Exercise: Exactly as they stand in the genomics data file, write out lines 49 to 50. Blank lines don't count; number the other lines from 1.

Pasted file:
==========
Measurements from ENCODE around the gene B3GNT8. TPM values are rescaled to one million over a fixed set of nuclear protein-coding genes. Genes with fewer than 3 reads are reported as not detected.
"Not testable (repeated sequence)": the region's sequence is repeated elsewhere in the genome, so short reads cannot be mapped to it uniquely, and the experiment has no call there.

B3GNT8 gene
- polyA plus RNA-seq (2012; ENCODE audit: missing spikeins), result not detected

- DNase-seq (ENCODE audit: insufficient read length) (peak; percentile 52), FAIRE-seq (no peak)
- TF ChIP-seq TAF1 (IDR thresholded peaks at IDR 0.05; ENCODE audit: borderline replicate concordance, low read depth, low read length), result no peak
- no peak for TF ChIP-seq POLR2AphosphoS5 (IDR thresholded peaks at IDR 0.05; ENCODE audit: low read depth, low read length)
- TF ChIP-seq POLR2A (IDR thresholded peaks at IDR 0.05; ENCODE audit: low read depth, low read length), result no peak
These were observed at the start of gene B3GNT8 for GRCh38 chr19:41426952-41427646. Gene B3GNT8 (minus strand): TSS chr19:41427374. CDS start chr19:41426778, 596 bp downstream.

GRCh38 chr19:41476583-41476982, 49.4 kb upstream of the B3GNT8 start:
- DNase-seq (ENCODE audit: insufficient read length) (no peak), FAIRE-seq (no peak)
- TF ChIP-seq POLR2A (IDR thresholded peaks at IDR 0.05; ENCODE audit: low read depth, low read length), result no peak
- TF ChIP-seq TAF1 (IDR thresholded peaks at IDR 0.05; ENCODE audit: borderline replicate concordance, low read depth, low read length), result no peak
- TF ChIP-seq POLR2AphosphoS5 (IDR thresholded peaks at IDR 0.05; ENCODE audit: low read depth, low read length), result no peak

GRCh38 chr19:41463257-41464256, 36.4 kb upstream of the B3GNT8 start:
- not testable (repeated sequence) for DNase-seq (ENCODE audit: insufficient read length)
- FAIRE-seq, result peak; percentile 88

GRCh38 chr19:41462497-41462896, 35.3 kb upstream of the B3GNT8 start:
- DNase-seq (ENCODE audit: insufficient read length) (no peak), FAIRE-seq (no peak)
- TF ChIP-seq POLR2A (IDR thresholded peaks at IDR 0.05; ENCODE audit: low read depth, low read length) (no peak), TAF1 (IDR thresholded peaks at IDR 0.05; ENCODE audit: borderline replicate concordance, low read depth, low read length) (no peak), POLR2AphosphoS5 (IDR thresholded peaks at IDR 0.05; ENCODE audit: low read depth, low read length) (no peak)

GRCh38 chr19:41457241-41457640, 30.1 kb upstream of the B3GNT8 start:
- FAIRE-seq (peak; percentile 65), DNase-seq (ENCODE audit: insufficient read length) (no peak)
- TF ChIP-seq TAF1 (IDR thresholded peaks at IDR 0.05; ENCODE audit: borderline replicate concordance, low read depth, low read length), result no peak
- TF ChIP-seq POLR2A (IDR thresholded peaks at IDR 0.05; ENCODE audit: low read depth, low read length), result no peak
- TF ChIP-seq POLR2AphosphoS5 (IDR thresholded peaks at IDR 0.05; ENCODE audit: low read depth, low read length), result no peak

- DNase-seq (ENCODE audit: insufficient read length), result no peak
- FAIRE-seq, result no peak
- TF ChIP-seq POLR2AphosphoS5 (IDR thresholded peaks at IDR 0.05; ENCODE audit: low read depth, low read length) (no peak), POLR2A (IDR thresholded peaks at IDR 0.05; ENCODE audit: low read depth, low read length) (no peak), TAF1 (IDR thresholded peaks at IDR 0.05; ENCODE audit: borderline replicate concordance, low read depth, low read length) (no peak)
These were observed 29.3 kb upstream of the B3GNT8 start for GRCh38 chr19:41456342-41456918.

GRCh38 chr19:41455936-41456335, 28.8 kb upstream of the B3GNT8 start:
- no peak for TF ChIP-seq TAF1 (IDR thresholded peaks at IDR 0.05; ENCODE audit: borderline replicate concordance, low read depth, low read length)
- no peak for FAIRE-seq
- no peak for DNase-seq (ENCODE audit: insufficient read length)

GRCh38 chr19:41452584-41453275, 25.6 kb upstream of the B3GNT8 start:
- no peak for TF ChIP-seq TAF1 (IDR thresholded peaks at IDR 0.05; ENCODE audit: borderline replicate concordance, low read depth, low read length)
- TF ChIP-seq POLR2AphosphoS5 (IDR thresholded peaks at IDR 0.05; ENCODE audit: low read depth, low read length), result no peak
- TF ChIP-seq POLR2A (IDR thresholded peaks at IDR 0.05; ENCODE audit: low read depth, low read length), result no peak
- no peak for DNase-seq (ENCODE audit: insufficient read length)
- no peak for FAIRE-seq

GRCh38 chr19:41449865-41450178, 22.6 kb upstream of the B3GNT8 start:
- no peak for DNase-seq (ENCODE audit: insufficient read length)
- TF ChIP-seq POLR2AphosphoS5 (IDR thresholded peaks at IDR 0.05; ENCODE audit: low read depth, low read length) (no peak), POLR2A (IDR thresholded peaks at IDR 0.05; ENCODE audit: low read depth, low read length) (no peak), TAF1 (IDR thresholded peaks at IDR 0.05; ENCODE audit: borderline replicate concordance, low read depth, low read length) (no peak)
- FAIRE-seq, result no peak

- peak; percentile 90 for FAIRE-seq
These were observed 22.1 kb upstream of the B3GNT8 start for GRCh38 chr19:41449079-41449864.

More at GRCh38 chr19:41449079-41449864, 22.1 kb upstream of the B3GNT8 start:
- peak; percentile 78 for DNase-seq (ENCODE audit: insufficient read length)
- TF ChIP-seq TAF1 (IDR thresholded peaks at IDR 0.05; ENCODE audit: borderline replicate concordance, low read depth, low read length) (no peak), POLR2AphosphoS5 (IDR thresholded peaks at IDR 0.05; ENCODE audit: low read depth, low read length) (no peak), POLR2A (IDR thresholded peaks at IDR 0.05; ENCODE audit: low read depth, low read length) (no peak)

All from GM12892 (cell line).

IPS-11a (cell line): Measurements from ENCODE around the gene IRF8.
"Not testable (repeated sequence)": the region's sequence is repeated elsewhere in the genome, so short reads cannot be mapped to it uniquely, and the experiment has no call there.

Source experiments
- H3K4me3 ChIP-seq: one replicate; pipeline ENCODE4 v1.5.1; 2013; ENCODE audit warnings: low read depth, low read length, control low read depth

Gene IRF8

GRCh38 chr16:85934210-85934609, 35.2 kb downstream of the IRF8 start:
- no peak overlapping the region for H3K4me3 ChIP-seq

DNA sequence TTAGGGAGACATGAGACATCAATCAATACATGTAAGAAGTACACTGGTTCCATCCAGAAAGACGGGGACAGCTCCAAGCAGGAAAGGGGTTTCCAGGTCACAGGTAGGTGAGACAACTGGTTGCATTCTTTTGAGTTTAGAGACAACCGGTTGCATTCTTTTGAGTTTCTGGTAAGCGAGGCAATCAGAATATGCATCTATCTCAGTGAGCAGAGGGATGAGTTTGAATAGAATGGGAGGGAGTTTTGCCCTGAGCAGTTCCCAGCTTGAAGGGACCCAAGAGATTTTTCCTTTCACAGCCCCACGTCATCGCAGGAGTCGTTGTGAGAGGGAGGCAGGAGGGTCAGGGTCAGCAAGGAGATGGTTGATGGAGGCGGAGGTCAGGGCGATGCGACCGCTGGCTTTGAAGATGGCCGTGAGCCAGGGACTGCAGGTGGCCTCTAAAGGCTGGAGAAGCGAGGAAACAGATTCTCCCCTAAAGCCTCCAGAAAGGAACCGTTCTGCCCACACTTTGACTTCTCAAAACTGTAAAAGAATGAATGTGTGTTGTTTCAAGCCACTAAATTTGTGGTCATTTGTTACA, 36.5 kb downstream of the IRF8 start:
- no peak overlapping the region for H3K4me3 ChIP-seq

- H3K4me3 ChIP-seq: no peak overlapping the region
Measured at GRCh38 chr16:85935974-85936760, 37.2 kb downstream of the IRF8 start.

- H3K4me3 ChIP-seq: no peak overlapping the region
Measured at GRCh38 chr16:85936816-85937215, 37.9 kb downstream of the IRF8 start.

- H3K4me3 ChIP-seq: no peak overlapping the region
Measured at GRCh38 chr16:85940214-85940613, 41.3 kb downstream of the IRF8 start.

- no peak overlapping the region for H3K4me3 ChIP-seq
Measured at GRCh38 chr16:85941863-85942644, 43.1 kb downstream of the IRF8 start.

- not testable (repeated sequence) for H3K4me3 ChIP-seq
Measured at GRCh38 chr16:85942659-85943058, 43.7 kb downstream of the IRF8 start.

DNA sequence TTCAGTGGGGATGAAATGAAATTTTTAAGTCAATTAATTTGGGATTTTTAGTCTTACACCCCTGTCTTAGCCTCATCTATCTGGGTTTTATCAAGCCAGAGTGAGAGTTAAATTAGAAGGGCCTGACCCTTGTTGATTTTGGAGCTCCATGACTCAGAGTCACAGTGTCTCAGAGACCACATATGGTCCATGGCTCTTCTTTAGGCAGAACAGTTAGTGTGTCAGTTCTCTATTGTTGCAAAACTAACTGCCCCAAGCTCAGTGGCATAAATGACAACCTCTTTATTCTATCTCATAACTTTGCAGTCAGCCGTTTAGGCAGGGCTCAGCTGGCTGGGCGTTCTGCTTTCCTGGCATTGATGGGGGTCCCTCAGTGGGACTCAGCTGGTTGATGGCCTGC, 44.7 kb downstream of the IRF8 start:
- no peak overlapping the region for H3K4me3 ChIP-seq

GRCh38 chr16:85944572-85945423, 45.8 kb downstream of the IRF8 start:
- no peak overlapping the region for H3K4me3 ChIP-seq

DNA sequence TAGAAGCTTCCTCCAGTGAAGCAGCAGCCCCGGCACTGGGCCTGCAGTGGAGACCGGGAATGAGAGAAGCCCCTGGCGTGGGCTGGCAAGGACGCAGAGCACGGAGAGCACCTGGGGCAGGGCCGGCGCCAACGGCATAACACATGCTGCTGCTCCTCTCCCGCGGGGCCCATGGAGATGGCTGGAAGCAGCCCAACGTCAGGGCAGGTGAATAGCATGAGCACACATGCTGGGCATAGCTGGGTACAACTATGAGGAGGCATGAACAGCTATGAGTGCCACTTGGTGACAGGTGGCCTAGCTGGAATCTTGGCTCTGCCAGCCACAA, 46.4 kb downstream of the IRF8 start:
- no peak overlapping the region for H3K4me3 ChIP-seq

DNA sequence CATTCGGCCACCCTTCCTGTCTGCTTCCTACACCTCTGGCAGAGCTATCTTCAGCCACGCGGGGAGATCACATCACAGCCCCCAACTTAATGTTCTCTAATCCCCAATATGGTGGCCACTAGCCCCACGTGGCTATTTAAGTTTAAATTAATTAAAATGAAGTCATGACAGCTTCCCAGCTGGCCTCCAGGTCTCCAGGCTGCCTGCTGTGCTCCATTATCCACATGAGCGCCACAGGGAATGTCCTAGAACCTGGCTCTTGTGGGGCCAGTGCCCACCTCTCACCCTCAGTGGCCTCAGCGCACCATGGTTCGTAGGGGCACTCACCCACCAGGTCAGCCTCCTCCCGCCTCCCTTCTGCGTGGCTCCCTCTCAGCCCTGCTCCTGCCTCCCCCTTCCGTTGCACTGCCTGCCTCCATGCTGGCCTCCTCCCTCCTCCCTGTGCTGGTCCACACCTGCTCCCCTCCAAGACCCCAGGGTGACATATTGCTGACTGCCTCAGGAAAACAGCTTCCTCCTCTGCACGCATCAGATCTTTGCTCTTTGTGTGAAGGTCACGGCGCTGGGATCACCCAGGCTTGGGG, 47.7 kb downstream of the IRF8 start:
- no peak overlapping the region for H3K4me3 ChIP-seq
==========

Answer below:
All from GM12892 (cell line).

IPS-11a (cell line): Measurements from ENCODE around the gene IRF8.